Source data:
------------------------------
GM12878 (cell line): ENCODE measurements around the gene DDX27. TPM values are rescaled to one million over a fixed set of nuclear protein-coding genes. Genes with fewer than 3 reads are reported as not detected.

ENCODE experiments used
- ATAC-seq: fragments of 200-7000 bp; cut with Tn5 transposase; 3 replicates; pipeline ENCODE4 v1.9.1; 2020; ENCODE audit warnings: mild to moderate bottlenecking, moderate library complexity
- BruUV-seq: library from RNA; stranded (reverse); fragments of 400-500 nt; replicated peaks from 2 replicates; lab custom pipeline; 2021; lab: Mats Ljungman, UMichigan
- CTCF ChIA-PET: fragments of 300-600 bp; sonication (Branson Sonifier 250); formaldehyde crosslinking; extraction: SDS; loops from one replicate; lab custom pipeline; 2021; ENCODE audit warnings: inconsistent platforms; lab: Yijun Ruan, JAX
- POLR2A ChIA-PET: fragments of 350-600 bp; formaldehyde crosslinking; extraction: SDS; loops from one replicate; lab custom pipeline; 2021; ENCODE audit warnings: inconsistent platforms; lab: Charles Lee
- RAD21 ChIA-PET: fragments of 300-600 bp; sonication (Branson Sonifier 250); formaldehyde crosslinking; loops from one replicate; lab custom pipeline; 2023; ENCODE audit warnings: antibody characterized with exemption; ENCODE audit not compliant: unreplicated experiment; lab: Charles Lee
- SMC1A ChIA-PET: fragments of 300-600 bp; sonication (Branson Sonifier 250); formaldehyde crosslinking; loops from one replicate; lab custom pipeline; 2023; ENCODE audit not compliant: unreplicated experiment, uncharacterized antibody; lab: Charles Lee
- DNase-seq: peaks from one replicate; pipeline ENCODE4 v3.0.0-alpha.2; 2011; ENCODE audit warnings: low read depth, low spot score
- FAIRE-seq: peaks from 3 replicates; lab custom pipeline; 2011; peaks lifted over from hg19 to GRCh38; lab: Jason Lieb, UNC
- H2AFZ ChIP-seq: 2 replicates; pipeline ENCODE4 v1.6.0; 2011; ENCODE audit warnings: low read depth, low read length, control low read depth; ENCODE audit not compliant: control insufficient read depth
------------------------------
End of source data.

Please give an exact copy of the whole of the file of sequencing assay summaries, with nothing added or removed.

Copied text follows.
GM12878 (cell line): ENCODE measurements around the gene DDX27. TPM values are rescaled to one million over a fixed set of nuclear protein-coding genes. Genes with fewer than 3 reads are reported as not detected.

ENCODE experiments used
- ATAC-seq: fragments of 200-7000 bp; cut with Tn5 transposase; 3 replicates; pipeline ENCODE4 v1.9.1; 2020; ENCODE audit warnings: mild to moderate bottlenecking, moderate library complexity
- BruUV-seq: library from RNA; stranded (reverse); fragments of 400-500 nt; replicated peaks from 2 replicates; lab custom pipeline; 2021; lab: Mats Ljungman, UMichigan
- CTCF ChIA-PET: fragments of 300-600 bp; sonication (Branson Sonifier 250); formaldehyde crosslinking; extraction: SDS; loops from one replicate; lab custom pipeline; 2021; ENCODE audit warnings: inconsistent platforms; lab: Yijun Ruan, JAX
- POLR2A ChIA-PET: fragments of 350-600 bp; formaldehyde crosslinking; extraction: SDS; loops from one replicate; lab custom pipeline; 2021; ENCODE audit warnings: inconsistent platforms; lab: Charles Lee
- RAD21 ChIA-PET: fragments of 300-600 bp; sonication (Branson Sonifier 250); formaldehyde crosslinking; loops from one replicate; lab custom pipeline; 2023; ENCODE audit warnings: antibody characterized with exemption; ENCODE audit not compliant: unreplicated experiment; lab: Charles Lee
- SMC1A ChIA-PET: fragments of 300-600 bp; sonication (Branson Sonifier 250); formaldehyde crosslinking; loops from one replicate; lab custom pipeline; 2023; ENCODE audit not compliant: unreplicated experiment, uncharacterized antibody; lab: Charles Lee
- DNase-seq: peaks from one replicate; pipeline ENCODE4 v3.0.0-alpha.2; 2011; ENCODE audit warnings: low read depth, low spot score
- FAIRE-seq: peaks from 3 replicates; lab custom pipeline; 2011; peaks lifted over from hg19 to GRCh38; lab: Jason Lieb, UNC
- H2AFZ ChIP-seq: 2 replicates; pipeline ENCODE4 v1.6.0; 2011; ENCODE audit warnings: low read depth, low read length, control low read depth; ENCODE audit not compliant: control insufficient read depth